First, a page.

Friday, December 14, 2012

Fair Play: Actions vs. reactions

THIS was supposed to be the day when we anticipate what would have one great end to a great week for Philippine sports.

A Nonito Donaire Jr. win was supposed to cap it all off.

Now, we can hope that bad things do come in threes and threes only, and that Donaire will make it all right again.

First, the Philippines drew Singapore on Dec., 8, 0-0, before losing the in the second leg, 1-0, in the Lions’ den. And as one fan pointed out, it's been a downward spiral against Singapore in four games this year with scores of 2-0, 1-0, 0-0, and finally, 0-1.

In between those two football matches of course, is that one crushing defeat by Manny Pacquiao against Juan Manuel Marquez last Sunday, a fight that showed how quickly things changed in a second and Marquez showing the world what writer's mean when they say a fighter always has a puncher's chance to win a fight.

What really makes those losses tough to accept is that we could have all come out the winner, if only Pacquiao didn't get too careless in the final seconds of round six, and if only the defenders weren't caught napping in the 19th minute.

If only...but then again, if my aunt had balls, he'd be my uncle.

What's worse, of course, is the debate that happened after the two losses.

For Pacquiao, it was his religion, and for the Azkals, it's that tired pure Filipino ideology--as if there really is a pure Filipino among us.

It was a vicious right from Marquez that downed Pacquiao, not his failure to attend mass, wear the rosary or even make the sign of the cross.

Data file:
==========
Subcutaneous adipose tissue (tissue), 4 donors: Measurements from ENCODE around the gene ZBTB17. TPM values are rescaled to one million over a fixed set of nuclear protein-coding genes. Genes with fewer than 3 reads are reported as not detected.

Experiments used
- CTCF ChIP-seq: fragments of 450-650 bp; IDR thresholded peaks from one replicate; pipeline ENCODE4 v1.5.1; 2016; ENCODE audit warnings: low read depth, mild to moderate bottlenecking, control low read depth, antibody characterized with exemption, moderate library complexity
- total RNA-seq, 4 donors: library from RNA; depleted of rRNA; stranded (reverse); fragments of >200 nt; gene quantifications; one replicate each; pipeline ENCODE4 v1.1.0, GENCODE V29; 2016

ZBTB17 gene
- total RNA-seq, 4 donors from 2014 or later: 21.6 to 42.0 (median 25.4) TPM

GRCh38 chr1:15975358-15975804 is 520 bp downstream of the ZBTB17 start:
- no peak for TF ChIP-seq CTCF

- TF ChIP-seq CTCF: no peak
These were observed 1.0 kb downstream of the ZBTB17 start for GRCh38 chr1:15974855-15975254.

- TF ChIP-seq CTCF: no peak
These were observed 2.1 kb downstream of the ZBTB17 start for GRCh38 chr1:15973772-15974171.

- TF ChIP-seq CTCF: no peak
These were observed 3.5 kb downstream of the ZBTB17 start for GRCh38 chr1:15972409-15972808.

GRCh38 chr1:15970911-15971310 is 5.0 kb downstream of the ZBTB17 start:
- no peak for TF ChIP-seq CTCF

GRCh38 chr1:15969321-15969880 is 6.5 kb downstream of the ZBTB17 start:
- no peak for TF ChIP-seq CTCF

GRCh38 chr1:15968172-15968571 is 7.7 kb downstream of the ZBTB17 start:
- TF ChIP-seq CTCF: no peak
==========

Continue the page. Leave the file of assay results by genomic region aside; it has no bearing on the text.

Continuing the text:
Besides, in almost all sports contests, players from both sides, almost all the time pray to a Supreme Being, by whatever name they call Him.  And I think if ever God would take sides in a sports contest, I'd think He'd pick to enlighten the referees.

As for the Azkals, one Nico Salva of Ateneo and of Smart Gilas, tweeted, "Now that the boring football match is over, can you now show the PBA game please?"  He defended it by saying that football never really interested him and that he does support the national team.  While one of his supporters said that at least "Nico is pure Filipino."

I tweeted back at Salva that I hope, "Whenever he plays for the country, he won't have to face insensitive tweets like he posted."

It wasn't boring. Biking, swimming and even basketball don't interest me, but when it comes to the national team seeing action, my interest always spike.  That's why even back in 2002, I was glued when we had that crushing defeat against South Korea, a game we could have won.  It wasn't boring.  It never is when you have Filipinos giving their all.

Yes, Filipinos.  Born here and abroad.  And if the basketball player's supporters want to talk about pure Filipinos then they should take the debate to the PBA, or even Ateneo itself considering he had for a teammate Greg Slaughter.

But of course, that's a silly debate. Rich and middle class folks in our country enjoy the fruits of a strong economy, which in turn, enjoy the fruits of our OFWs. So you could say these folks--and I just don't mean Nico Salva and his supporters---who love to put down Half-Filipinos are where they are today because of the OFWs.

What would happen to our economy if not for the OFWs?  These are the parents of the Half-Filipinos.

This was supposed to be a great week for Philippine sports, instead, we’re stuck in silly debates going against each other.  What was supposed the highlight of the best of Philippine sports instead has highlighted one of the ills—people who act getting dragged down by folks who just love to react.

On Sunday, it’s Nonito Donaire Jr.’s turn.  I hope he wins but let’s all pray that nobody gets seriously hurt.

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